Microsoft Office Tutorials and References

In Depth Information

**Using STEYX to Calculate Standard Regression Error**

Using

Using
STEYX

STEYX
to Calculate Standard Regression Error

to Calculate Standard Regression Error

Standard error is a measure of the quality of a regression line. In rough

terms, the standard error is the size of an error that you might encounter for

any particular point on the line. Smaller errors are better, and larger er-

rors are worse. Standard error can also be used to calculate a confidence

interval for any point.

Syntax

=STEYX(known_y's,known_x's)

The STEYX function returns the standard error of the predicted y value for

each x in the regression. The standard error is a measure of the amount of er-

ror in the prediction of y for an individual x.

The STEYX function takes the following arguments:

•
known_y's

known_y's
—
This is an array or a range of dependent data points.

•
known_x's

known_x's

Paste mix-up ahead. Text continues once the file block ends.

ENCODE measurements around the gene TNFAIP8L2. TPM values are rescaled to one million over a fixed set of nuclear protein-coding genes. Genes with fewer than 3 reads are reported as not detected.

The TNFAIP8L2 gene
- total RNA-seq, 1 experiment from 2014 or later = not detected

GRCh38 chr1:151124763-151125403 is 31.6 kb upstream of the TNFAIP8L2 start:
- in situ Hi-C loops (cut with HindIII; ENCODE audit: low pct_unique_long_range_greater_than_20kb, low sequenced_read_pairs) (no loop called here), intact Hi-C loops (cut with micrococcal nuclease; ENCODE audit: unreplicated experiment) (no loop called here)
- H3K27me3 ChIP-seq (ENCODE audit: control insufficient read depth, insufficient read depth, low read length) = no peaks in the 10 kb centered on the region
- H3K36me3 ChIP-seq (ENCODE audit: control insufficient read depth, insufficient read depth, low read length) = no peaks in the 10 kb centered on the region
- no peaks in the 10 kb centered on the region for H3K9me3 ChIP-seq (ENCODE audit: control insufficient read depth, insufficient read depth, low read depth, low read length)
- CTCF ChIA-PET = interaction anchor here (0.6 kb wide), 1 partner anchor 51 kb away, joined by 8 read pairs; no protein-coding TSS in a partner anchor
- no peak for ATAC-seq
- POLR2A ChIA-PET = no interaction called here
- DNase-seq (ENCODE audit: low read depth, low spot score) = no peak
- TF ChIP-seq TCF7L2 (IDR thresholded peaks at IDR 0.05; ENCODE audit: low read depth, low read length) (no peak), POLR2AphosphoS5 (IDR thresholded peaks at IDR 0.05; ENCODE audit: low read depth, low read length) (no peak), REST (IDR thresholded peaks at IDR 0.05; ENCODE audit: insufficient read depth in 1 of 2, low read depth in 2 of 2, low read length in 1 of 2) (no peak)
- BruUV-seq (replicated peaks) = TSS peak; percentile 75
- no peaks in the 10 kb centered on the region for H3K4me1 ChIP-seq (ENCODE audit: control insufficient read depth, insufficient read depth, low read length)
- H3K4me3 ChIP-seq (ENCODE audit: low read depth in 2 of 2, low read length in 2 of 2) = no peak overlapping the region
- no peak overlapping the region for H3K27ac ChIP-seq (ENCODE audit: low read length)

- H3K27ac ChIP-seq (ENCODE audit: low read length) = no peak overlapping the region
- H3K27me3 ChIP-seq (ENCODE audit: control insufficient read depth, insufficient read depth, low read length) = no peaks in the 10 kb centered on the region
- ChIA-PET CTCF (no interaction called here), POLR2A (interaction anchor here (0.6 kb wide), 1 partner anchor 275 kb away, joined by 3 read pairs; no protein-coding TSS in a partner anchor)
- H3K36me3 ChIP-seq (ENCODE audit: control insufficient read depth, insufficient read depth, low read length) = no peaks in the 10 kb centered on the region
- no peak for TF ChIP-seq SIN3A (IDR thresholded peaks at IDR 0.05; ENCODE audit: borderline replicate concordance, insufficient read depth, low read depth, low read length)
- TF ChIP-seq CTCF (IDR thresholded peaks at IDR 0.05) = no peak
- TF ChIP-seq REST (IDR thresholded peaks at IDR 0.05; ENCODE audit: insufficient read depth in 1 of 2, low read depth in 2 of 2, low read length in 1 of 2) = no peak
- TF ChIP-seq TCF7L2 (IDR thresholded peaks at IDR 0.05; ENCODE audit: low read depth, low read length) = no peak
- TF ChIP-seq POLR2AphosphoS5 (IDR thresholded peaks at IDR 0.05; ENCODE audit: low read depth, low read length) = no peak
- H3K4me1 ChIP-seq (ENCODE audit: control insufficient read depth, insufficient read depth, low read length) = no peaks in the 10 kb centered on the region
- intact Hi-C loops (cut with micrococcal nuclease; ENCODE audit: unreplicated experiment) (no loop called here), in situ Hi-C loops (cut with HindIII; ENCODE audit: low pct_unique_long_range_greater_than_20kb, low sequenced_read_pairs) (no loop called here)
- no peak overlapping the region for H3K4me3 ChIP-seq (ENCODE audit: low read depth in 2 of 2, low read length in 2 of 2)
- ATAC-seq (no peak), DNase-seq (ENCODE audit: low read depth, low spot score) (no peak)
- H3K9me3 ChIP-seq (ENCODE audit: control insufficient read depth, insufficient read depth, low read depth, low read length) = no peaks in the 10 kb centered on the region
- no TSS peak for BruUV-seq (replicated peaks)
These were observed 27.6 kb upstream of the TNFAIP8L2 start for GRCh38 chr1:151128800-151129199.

—
This is an array or a range of independent data points.

The arguments must be either numbers or names, arrays, or references that

contain numbers. If an array or a reference argument contains text, logical

values, or empty cells, those values are ignored; however, cells that con-

tain the value 0 are included. If known_y'sand known_x'sare empty or have

a different number of data points, STEYX returns an #N/A error.

To calculate standard error, you square all the residuals and add them to-

gether. Then you divide by the number of points, excluding the starting and

ending points. Finally, you take the square root of that result to calculate

standard error.

In general, a lower standard error is better than a higher one. A standard er-

ror of 2,000 when you are trying to predict the price of a $30,000 car isn
’
t

too bad. A standard error of 2,000 when you are trying to predict the price of

a $3 jar of pickles is horrible. You need to compare the standard error to

the size of the value you are predicting.

In
Figure 14.22
, two regressions attempt to predict the price of a car based

on either mileage or age. The standard error for the mileage method is a little

less than the standard error for the age method.